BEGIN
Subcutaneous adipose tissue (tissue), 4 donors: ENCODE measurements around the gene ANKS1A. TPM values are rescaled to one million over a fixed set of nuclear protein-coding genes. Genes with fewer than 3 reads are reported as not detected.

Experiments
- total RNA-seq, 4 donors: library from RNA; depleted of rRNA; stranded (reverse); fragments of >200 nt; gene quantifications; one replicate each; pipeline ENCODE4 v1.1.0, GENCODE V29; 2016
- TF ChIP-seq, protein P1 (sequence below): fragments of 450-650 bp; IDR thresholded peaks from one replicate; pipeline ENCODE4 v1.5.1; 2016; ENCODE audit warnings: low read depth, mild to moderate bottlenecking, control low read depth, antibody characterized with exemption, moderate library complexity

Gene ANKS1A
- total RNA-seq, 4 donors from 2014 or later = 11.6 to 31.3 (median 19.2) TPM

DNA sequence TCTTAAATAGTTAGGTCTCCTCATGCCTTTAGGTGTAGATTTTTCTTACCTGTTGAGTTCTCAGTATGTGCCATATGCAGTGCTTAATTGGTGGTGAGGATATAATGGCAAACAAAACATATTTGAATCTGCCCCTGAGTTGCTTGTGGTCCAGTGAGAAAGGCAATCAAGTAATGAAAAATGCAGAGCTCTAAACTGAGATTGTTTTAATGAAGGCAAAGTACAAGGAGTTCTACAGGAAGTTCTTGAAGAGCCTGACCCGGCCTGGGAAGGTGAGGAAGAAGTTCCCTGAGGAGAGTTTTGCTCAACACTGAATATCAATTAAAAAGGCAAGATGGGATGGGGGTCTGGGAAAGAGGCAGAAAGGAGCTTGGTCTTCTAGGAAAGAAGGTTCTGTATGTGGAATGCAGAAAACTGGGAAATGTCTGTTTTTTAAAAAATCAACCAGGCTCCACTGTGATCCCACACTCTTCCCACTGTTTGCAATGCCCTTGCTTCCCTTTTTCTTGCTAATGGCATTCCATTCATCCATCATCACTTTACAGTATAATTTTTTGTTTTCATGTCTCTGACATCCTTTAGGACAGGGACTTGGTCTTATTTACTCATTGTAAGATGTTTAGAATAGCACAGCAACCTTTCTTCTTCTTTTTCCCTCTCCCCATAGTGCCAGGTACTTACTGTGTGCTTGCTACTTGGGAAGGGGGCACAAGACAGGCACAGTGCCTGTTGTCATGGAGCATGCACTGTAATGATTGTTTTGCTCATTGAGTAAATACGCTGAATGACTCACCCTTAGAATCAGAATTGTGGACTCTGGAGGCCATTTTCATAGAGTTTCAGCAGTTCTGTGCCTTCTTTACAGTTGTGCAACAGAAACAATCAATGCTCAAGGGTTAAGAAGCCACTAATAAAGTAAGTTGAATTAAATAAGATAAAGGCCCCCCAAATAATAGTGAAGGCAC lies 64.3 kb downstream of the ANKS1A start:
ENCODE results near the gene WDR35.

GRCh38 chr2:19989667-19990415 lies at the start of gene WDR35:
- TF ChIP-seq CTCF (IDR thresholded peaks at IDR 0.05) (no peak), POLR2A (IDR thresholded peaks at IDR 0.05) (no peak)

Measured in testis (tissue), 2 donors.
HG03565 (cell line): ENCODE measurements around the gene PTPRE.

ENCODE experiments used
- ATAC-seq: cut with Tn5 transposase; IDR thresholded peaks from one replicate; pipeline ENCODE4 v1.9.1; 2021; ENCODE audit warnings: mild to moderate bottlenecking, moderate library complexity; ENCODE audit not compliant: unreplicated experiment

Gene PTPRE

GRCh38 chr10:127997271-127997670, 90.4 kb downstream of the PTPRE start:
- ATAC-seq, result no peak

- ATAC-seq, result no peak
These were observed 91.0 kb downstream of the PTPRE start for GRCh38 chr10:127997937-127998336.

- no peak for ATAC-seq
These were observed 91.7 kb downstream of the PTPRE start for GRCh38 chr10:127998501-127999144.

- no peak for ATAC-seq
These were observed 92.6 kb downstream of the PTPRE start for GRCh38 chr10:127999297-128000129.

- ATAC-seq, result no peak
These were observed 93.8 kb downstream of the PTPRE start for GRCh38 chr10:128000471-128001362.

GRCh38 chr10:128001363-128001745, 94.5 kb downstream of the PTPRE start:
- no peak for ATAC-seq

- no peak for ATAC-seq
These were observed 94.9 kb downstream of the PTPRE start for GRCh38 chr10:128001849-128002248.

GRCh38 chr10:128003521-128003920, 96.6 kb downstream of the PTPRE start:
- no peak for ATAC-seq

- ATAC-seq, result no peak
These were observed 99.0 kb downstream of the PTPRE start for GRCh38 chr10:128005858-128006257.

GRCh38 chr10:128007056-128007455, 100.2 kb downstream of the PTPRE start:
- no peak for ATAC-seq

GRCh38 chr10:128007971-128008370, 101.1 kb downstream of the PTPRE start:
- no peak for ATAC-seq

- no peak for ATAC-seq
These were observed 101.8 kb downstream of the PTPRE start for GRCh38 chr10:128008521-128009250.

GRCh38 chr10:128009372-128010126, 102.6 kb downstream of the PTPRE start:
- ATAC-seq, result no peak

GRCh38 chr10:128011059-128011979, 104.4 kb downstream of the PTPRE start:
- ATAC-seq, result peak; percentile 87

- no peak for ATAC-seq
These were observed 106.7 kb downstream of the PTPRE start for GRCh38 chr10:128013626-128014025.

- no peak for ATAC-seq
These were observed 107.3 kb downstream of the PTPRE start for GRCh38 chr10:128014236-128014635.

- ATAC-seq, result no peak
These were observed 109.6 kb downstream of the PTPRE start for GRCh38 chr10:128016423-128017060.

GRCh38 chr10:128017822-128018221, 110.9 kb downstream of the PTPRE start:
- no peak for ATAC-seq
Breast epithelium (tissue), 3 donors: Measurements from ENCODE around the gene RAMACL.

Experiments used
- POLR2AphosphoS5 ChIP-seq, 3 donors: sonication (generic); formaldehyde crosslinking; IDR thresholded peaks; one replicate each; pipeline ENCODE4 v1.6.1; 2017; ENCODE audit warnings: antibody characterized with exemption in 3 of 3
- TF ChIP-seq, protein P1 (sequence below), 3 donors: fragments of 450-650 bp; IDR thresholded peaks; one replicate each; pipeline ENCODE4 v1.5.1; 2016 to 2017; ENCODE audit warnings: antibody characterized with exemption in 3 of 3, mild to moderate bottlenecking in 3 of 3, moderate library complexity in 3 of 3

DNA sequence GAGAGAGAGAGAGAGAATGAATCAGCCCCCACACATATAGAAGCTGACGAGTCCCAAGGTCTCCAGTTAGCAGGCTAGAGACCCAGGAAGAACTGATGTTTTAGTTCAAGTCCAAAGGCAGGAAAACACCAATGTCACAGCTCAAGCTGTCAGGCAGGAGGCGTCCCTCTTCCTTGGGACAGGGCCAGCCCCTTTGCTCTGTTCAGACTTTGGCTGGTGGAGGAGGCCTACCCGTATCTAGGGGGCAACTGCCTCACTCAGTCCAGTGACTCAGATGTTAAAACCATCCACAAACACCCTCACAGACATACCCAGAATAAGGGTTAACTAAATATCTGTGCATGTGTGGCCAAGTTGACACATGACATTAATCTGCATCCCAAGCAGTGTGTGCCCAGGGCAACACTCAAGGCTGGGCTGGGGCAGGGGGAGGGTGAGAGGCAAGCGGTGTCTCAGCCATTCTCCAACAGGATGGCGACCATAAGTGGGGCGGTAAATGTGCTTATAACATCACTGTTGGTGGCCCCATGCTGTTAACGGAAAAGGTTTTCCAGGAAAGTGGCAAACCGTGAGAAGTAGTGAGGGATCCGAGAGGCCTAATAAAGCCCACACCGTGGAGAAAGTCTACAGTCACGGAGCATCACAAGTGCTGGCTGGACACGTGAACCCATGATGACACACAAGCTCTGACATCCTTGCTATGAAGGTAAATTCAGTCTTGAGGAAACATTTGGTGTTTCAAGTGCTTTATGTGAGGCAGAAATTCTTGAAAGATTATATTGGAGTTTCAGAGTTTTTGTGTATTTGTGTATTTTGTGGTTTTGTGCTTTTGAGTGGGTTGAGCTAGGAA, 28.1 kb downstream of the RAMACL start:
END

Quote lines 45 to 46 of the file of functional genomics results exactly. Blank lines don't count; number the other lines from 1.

These were observed 106.7 kb downstream of the PTPRE start for GRCh38 chr10:128013626-128014025.

- no peak for ATAC-seq